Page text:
Vortrag von Prof. Dr. Piet O. Schmidt , Physikalisch-Technische Bundesanstalt and Leibniz Universität Hannover , im Rahmen des Greifswalder Physikalischen Kolloquiums.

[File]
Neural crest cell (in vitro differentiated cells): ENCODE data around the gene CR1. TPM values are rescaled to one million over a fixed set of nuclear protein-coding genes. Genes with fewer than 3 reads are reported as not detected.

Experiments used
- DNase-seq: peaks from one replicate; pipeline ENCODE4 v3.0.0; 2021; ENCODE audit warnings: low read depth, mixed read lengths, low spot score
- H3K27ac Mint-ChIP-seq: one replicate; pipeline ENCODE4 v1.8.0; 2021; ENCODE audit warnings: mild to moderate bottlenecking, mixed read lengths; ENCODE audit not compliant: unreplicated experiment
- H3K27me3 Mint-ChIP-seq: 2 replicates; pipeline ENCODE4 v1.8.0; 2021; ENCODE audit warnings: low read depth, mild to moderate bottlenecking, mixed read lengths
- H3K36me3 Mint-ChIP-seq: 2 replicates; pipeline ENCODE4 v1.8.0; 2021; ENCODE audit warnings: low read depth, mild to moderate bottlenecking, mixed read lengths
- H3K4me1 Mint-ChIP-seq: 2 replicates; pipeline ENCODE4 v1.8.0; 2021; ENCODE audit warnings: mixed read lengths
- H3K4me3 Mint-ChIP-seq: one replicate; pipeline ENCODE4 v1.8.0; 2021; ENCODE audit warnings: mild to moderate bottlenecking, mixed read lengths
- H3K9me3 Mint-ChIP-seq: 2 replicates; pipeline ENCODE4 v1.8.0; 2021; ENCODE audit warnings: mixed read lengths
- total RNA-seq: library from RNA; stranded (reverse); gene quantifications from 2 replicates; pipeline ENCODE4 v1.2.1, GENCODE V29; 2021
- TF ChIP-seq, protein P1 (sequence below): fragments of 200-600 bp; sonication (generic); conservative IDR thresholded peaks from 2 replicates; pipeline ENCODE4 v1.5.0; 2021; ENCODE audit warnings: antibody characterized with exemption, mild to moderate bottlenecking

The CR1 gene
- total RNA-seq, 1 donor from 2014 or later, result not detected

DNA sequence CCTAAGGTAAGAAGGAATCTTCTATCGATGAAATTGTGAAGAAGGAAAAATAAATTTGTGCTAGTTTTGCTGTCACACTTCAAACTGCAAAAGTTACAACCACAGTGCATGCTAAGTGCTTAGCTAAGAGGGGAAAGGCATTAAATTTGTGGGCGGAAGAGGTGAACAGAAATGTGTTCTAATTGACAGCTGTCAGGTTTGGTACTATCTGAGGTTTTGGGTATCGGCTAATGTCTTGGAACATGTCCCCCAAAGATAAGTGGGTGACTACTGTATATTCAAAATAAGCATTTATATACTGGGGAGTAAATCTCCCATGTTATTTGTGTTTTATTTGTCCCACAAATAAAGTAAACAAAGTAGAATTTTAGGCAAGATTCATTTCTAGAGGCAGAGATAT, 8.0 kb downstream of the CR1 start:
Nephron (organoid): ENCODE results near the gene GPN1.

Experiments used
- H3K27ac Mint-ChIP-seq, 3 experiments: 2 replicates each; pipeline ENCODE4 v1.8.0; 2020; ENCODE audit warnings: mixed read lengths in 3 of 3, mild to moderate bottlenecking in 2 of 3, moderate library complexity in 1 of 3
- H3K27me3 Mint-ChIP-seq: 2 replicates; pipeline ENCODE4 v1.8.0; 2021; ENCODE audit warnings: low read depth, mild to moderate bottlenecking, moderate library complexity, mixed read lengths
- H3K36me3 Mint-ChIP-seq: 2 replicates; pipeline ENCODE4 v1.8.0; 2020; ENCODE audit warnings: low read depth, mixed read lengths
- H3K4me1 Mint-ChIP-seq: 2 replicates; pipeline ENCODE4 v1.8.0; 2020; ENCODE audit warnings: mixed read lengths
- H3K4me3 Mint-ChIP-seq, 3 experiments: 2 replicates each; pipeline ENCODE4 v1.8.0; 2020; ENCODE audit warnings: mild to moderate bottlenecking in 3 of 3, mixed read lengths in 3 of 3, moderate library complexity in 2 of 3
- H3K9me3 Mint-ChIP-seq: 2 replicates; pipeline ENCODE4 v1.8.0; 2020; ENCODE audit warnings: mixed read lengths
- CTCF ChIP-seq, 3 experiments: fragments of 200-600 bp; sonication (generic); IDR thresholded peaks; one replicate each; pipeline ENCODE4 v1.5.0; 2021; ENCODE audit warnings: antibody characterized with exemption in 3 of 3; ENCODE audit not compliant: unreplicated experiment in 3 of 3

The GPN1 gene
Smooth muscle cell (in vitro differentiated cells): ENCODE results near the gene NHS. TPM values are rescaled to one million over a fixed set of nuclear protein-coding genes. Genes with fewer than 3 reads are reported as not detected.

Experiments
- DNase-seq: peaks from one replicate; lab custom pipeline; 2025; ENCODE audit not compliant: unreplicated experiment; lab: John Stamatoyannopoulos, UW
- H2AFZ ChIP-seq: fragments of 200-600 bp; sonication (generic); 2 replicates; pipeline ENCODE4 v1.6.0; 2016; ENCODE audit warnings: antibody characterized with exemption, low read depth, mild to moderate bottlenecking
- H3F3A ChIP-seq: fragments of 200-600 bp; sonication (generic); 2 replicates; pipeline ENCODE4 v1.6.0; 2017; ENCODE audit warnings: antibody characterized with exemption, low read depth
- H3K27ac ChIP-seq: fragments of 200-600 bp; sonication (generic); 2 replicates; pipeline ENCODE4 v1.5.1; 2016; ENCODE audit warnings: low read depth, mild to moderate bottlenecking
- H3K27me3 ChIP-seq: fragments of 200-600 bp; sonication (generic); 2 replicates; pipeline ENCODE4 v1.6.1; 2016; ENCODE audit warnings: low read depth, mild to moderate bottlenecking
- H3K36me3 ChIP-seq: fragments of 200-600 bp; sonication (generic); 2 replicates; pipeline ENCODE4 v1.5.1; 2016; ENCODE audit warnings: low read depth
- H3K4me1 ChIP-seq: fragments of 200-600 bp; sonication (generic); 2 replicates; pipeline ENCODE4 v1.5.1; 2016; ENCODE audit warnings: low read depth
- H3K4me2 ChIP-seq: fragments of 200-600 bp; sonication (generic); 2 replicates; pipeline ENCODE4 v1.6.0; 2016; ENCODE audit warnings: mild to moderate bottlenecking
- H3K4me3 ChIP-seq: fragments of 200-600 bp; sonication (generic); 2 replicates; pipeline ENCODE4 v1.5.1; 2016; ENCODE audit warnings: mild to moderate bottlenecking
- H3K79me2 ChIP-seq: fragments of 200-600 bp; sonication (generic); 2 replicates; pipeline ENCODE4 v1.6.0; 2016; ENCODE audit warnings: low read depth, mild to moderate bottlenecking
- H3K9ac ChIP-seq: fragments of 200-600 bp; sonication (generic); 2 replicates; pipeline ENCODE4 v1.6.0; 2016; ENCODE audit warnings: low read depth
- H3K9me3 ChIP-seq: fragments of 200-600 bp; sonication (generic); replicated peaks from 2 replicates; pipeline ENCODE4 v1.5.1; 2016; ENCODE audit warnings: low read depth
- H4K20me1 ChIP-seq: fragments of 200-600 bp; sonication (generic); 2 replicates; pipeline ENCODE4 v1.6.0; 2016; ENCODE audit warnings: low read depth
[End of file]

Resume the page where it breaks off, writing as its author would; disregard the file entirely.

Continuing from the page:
Precision spectroscopy is a driving force for the development of our physical understanding. However, only few atomic and molecular systems of interest have been accessible for precision spectroscopy in the past, since they miss a suitable transition for laser cooling and internal state detection. This restriction can be overcome in trapped ions through quantum logic spectroscopy. Coherent laser manipulation originally developed in the context of quantum information processing with trapped ions allows us to combine the special spectroscopic properties of one ion species (spectroscopy ion) with the excellent control over another species (logic or cooling ion). The logic ion provides sympathetic cooling and is used to control and read out the internal state of the spectroscopy ion. In my presentation I will provide an overview of different implementations of quantum logic spectroscopy suitable for narrow (long-lived) and broad (dipole-allowed) transitions. Applications range from highly accurate optical clocks based on aluminium ions, over precision spectroscopy of broad and non-closed transitions in calcium isotopes, to non-destructive internal state detection and spectroscopy of molecular ions. Prospects to extend quantum logic spectroscopy to highly charged ions and first steps towards this goal will be discussed. Highly charged ions are among the most sensitive systems to probe for a variation of the fine-structure constant and hold the promise for high accuracy optical clocks.